Steele expresses confidence state-based plan will emerge from exchange debate
Oklahoma Speaker of the House Kris Steele today (Thursday, March 31) expressed some surprise at the decision of Senate President Pro Tem Brian Bingman not to hear House Bill 2130, a measure that would create an Oklahoma health care exchange. However, Steele expressed confidence that the House and Senate will work together to avoid letting the state invite federal health care control in the state.
In his customary Thursday meeting with state Capitol reporters, Steele said, “I believe wholeheartedly the purpose of H.B. 2130 was to get ahead of the curve on ObamaCare, in order to protect free market principles, competition and individual responsibility.
“This issue is important. The Pro Tem, the governor and I all agree on opposition to ObamaCare. I know we are on the path to set Oklahoma on the path to develop a plan to meet our citizens’ needs. The history of this is that in 2009 [the state] established a steering committee to create an exchange, and the principles by which it will be governed.”
After a reporter described Senator Bingman’s concern that the legislation, which cleared the House on March 17, would invite federal control, Steele said, “I would respectfully disagree. The purpose of H.B. 2130 is to protect against the imposition of ObamaCare. If we don’t do anything, the federal government will come in and establish its own plan.”
He added, “There are some concerns. I respect those concerns. I feel confident and have conversed enough with him to know we will work together. My plan is to visit with Senator Bingman and see what his concerns are.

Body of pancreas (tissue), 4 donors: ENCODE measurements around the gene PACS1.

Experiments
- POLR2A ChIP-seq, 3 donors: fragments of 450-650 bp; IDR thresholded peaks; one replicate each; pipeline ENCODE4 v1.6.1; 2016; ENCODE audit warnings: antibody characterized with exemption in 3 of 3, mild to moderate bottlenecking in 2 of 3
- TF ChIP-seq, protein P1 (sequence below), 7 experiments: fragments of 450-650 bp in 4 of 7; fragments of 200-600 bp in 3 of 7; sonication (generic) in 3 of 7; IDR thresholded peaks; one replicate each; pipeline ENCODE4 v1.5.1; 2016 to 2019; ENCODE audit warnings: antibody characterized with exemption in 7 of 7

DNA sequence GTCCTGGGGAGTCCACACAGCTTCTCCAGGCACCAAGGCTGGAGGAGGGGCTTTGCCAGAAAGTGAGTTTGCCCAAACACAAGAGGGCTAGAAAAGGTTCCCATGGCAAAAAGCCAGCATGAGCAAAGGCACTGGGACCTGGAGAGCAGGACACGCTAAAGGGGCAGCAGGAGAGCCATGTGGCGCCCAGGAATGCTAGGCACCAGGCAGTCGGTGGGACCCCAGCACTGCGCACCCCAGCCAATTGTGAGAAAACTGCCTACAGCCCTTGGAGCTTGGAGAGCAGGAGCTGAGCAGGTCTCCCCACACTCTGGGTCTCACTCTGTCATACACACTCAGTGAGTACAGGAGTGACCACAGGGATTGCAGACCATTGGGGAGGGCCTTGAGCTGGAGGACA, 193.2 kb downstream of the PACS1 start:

“I believe the goal is to identify solutions. I reiterate my opposition to ObamaCare. Ultimately, the concept of an Information Technology infrastructure to help consumers know their health care options will come about.”
Steele, a Shawnee Republican, sketched development of the exchange concept from his perspective: “We brought in leading conservatives like Grace-Marie Turner and the people from the Heritage Foundation. The idea of the compact is that people should know their benefits, be able to access information, empowering individuals to take control of their own health. This all began before passage of the federal law, pre-federal health care changes.”
He continued, “The exchange is a tool that has promise, if established the right way and implemented the right way. Since 2009, some exchanges have been established. Utah I believe did it right. We mimicked their language. Massachusetts did not do it the right way.
“I am more interested in meeting the needs of our citizens than in the label. It doesn’t matter to me what we call it. I do know that if we sit back and do nothing that something will be imposed on us. I don’t think this is a matter where one size fits all, and that’s why a state-guided approach is so important.”